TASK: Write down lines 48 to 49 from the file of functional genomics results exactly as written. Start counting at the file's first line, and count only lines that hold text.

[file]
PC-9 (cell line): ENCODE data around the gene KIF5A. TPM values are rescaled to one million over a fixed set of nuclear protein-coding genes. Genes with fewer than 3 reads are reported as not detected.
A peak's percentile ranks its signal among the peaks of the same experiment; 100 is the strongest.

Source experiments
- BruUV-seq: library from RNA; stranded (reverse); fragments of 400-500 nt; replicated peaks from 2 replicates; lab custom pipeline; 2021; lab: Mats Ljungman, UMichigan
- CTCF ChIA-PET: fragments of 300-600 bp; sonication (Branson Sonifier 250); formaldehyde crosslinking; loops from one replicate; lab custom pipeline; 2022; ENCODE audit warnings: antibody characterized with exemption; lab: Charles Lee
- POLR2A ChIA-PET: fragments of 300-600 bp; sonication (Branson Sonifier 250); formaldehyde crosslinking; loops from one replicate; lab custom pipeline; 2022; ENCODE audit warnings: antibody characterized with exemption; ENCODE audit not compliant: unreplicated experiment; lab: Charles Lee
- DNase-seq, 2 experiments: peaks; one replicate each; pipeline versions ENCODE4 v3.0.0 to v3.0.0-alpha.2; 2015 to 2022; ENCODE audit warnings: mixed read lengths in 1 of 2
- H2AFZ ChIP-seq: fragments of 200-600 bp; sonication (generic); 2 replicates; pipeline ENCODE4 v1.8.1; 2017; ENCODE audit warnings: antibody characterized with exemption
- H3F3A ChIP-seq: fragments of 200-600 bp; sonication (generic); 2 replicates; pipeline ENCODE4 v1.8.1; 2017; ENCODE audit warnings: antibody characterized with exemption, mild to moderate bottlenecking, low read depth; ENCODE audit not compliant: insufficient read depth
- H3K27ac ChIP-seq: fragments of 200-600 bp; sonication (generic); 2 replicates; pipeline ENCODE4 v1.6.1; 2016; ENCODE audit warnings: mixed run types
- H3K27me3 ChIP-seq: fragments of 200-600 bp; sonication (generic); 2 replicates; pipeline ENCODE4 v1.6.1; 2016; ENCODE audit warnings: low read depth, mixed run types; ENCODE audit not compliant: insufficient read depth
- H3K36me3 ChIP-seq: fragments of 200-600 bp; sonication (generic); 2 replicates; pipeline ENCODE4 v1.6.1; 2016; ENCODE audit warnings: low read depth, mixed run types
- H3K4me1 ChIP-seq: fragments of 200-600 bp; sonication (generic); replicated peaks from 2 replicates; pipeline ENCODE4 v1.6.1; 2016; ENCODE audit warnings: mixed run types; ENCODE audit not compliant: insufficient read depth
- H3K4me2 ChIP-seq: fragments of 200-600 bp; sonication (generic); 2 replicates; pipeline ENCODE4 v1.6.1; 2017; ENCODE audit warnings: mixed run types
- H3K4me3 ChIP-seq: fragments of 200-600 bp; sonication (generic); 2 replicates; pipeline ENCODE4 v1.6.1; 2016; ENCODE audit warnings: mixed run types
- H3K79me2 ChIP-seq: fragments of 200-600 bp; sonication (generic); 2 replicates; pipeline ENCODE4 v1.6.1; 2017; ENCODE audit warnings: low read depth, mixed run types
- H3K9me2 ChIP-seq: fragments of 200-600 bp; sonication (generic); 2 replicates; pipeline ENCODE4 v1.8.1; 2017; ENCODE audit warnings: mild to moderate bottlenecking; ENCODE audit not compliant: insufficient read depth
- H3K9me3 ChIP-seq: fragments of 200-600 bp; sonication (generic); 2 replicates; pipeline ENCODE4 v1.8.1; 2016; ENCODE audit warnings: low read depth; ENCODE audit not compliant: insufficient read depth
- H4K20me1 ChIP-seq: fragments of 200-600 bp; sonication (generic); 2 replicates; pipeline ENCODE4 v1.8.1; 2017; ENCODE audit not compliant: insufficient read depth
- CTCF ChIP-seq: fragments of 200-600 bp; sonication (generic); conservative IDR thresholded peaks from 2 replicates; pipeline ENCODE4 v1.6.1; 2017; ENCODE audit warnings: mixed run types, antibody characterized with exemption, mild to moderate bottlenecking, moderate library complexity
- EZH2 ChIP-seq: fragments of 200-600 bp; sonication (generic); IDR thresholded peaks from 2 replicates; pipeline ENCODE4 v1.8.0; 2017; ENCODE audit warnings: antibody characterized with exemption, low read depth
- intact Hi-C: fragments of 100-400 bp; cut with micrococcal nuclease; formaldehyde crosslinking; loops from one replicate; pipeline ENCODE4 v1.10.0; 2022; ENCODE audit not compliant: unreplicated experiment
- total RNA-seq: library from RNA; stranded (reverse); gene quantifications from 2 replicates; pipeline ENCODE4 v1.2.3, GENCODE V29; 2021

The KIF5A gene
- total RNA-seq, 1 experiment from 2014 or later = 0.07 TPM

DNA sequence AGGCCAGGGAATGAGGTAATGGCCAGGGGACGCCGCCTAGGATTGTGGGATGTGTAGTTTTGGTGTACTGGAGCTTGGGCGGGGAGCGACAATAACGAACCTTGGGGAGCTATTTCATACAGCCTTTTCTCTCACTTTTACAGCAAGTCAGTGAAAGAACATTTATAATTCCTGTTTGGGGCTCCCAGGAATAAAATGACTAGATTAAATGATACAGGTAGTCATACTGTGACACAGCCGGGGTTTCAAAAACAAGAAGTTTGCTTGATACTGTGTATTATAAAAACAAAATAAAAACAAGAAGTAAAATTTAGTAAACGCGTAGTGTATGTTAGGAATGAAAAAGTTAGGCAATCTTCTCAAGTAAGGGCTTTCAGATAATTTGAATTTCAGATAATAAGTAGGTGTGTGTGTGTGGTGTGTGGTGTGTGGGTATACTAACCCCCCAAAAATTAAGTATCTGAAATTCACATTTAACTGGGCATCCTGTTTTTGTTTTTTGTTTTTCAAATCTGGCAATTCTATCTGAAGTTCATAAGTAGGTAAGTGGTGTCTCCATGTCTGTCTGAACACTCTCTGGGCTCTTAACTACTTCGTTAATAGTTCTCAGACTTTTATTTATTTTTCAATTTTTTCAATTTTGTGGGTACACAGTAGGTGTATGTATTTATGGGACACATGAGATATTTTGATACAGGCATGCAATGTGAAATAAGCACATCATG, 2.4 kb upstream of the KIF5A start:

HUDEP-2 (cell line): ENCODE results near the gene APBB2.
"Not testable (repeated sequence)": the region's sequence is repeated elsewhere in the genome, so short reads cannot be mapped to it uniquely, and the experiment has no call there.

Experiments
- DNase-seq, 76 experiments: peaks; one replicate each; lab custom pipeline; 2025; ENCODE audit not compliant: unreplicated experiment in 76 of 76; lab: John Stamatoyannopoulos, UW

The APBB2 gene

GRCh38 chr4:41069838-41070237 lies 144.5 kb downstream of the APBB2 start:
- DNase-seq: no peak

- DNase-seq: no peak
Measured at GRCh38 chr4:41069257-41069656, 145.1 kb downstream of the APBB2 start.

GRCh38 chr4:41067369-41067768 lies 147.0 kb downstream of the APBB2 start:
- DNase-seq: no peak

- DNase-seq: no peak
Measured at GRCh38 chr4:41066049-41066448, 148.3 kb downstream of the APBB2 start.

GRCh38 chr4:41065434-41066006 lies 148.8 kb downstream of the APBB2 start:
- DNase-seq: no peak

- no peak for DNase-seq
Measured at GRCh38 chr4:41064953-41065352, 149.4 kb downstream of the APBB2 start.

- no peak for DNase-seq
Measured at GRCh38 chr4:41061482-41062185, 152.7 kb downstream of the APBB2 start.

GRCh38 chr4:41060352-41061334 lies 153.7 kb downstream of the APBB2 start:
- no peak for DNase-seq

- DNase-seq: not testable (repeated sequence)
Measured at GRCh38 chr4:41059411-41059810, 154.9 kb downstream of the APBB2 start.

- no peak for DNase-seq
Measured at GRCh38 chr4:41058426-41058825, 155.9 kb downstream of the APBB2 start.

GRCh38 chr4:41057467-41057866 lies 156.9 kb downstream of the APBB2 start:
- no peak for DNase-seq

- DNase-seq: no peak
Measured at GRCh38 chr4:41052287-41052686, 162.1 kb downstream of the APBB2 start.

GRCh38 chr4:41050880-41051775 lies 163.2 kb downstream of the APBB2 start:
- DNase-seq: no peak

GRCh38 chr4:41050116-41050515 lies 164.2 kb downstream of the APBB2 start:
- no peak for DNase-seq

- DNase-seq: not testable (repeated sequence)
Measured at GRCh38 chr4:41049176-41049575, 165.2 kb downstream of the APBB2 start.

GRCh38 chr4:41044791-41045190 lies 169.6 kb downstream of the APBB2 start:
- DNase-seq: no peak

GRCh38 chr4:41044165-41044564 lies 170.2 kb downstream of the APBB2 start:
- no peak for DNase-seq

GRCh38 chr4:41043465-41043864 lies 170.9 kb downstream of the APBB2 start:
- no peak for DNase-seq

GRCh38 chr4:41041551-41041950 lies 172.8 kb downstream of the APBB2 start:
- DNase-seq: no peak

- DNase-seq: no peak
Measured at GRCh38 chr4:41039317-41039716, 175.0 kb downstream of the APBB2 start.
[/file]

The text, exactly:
- DNase-seq: not testable (repeated sequence)
Measured at GRCh38 chr4:41059411-41059810, 154.9 kb downstream of the APBB2 start.